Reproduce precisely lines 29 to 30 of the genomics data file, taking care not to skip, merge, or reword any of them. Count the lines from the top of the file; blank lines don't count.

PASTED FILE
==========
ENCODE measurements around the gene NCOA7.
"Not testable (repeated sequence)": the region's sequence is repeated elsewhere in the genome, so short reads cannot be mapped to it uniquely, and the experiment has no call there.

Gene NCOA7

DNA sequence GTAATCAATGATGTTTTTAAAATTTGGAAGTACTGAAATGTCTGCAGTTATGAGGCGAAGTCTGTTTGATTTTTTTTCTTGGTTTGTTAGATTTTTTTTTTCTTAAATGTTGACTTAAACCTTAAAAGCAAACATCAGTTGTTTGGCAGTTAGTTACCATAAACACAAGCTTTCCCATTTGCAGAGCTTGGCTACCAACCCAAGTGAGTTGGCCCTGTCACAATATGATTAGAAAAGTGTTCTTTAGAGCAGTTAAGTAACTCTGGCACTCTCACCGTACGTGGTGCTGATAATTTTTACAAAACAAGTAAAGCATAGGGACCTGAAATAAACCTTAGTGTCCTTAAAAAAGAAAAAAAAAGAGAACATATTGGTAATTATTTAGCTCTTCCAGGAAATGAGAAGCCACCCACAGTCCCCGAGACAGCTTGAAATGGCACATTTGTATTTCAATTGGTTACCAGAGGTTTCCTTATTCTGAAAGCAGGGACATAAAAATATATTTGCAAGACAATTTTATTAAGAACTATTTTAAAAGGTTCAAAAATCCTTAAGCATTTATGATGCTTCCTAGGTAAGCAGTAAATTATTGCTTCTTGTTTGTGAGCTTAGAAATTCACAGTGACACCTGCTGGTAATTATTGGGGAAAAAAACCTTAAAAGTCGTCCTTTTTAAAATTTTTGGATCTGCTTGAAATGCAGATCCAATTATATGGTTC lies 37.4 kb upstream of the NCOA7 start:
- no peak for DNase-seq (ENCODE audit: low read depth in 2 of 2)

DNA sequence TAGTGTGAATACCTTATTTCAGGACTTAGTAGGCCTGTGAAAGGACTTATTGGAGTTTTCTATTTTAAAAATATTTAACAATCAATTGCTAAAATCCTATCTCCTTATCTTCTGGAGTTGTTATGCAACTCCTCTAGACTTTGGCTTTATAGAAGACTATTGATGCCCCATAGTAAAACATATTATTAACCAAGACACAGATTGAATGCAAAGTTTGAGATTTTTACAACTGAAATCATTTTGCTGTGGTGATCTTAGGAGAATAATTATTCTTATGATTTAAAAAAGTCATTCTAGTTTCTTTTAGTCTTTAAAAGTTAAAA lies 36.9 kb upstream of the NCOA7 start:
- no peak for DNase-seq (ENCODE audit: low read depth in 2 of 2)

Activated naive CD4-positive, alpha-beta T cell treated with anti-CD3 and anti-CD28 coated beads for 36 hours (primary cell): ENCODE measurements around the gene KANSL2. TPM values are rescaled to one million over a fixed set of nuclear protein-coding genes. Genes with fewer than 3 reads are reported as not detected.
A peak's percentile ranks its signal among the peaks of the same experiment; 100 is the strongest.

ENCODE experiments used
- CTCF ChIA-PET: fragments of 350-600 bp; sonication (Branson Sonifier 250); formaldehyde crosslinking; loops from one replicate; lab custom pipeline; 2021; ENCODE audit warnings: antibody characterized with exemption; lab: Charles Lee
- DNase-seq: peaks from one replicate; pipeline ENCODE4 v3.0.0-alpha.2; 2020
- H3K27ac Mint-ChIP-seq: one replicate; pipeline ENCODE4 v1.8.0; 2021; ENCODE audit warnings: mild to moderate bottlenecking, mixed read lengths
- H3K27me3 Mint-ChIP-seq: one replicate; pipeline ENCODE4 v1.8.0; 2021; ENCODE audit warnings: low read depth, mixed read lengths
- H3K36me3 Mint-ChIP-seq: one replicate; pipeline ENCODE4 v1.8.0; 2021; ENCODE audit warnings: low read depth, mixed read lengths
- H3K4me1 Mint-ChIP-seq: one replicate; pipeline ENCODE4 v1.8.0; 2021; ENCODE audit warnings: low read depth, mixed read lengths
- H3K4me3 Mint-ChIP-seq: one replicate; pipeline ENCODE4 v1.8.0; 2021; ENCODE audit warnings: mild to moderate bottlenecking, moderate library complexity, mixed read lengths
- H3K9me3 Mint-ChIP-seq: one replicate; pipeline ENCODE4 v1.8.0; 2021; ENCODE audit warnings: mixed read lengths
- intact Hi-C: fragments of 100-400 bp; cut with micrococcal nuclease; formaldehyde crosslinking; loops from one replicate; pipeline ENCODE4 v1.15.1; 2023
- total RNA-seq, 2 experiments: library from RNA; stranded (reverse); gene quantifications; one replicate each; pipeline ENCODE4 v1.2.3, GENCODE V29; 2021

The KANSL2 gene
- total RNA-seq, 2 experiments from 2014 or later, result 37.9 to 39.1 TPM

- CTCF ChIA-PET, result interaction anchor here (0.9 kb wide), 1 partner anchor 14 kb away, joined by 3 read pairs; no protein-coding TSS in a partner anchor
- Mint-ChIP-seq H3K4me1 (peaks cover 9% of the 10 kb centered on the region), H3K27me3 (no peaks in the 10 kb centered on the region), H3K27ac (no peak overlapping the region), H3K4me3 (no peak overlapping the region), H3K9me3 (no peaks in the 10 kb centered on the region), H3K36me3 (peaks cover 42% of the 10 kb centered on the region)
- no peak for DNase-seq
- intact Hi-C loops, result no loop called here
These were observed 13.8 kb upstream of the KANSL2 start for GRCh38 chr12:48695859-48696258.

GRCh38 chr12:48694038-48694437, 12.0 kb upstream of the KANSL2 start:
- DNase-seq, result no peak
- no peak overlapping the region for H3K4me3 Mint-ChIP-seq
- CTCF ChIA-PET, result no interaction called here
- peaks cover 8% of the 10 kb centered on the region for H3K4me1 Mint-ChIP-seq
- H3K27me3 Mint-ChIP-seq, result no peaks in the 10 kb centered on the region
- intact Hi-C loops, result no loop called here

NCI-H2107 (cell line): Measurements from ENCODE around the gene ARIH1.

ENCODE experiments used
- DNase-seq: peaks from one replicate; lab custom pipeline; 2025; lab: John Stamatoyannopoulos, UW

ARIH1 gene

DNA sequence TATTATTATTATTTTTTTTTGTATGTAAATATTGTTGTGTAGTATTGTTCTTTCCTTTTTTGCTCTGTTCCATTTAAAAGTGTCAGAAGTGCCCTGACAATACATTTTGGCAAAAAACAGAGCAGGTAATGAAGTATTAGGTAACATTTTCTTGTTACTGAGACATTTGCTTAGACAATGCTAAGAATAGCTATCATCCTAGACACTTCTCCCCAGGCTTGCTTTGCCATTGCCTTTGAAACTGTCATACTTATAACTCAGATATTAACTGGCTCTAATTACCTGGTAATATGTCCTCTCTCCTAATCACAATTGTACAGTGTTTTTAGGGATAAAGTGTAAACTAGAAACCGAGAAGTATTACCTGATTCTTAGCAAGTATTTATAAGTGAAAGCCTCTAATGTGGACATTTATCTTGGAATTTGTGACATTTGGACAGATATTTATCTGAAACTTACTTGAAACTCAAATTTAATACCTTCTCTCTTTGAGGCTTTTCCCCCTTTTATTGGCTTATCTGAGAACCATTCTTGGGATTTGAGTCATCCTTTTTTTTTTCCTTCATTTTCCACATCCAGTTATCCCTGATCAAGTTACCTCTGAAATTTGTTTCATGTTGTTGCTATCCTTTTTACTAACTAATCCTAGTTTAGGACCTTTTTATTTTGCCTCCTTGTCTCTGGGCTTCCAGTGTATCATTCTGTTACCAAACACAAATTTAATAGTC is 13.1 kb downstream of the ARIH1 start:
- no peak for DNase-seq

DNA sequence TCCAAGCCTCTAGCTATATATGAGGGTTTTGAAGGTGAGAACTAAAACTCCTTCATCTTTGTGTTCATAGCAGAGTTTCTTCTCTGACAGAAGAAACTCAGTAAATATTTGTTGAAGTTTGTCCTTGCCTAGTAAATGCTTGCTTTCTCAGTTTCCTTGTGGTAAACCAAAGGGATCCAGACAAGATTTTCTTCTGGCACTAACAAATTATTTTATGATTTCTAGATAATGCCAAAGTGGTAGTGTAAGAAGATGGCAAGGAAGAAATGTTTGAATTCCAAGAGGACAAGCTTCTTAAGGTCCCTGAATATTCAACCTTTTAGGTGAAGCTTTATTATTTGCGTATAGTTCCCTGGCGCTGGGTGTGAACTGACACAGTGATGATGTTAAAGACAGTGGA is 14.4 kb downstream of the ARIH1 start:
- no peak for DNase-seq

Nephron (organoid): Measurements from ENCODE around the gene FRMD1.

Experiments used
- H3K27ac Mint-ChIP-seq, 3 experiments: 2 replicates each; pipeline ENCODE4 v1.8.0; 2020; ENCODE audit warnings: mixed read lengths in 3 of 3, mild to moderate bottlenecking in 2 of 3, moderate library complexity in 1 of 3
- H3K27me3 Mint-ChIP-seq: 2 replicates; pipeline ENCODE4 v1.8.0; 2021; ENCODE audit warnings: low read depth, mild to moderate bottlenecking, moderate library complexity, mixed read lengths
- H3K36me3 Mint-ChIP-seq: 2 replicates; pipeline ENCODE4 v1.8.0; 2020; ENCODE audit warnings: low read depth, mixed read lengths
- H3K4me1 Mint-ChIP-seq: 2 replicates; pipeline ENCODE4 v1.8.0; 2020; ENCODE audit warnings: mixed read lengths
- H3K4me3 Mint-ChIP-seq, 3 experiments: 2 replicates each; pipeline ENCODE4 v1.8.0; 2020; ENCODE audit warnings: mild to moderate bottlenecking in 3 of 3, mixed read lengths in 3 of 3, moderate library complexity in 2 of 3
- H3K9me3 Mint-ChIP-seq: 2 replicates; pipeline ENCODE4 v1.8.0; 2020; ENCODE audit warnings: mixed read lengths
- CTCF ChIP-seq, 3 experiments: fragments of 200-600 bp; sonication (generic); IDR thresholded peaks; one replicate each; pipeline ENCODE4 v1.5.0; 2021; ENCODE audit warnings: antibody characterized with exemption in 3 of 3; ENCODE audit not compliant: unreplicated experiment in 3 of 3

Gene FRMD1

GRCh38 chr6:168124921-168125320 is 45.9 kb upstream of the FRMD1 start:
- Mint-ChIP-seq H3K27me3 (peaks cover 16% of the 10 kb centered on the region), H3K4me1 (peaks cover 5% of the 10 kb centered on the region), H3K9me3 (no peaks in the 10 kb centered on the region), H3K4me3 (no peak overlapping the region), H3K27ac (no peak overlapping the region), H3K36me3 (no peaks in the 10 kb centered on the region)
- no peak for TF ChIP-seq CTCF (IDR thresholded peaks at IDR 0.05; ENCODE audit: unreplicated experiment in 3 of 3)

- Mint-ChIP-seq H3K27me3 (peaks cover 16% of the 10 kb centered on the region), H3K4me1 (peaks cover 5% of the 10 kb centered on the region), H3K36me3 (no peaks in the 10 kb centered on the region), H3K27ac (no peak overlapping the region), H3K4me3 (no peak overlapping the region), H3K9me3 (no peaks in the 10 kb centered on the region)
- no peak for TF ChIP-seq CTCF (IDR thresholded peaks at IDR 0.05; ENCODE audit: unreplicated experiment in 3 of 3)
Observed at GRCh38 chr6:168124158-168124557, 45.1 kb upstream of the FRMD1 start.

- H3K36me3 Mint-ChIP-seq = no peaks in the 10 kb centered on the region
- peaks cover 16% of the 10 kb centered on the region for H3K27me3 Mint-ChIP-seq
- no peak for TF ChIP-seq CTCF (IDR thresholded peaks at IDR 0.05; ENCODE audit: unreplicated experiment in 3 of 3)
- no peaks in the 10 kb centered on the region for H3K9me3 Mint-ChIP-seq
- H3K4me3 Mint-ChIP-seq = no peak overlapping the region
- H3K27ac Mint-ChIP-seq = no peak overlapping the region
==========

- DNase-seq, result no peak
- no peak overlapping the region for H3K4me3 Mint-ChIP-seq